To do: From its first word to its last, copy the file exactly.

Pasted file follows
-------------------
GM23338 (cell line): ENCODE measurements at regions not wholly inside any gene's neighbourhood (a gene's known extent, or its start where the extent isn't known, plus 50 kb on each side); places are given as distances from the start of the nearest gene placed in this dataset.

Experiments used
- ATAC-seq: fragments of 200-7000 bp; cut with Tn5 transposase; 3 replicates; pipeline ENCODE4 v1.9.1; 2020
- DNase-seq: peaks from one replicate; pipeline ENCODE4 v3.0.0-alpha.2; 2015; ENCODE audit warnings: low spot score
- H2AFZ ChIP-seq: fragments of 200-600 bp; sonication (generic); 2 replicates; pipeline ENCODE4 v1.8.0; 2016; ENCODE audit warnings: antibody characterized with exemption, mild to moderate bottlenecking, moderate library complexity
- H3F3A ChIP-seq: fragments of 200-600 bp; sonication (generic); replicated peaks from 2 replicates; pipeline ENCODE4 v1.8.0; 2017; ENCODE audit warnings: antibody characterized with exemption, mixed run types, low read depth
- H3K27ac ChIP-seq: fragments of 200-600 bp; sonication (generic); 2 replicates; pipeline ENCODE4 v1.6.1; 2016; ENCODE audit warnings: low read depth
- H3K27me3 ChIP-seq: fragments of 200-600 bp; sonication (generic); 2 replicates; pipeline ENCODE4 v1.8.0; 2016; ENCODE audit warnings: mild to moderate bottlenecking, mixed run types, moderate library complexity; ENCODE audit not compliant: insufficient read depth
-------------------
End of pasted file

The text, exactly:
GM23338 (cell line): ENCODE measurements at regions not wholly inside any gene's neighbourhood (a gene's known extent, or its start where the extent isn't known, plus 50 kb on each side); places are given as distances from the start of the nearest gene placed in this dataset.

Experiments used
- ATAC-seq: fragments of 200-7000 bp; cut with Tn5 transposase; 3 replicates; pipeline ENCODE4 v1.9.1; 2020
- DNase-seq: peaks from one replicate; pipeline ENCODE4 v3.0.0-alpha.2; 2015; ENCODE audit warnings: low spot score
- H2AFZ ChIP-seq: fragments of 200-600 bp; sonication (generic); 2 replicates; pipeline ENCODE4 v1.8.0; 2016; ENCODE audit warnings: antibody characterized with exemption, mild to moderate bottlenecking, moderate library complexity
- H3F3A ChIP-seq: fragments of 200-600 bp; sonication (generic); replicated peaks from 2 replicates; pipeline ENCODE4 v1.8.0; 2017; ENCODE audit warnings: antibody characterized with exemption, mixed run types, low read depth
- H3K27ac ChIP-seq: fragments of 200-600 bp; sonication (generic); 2 replicates; pipeline ENCODE4 v1.6.1; 2016; ENCODE audit warnings: low read depth
- H3K27me3 ChIP-seq: fragments of 200-600 bp; sonication (generic); 2 replicates; pipeline ENCODE4 v1.8.0; 2016; ENCODE audit warnings: mild to moderate bottlenecking, mixed run types, moderate library complexity; ENCODE audit not compliant: insufficient read depth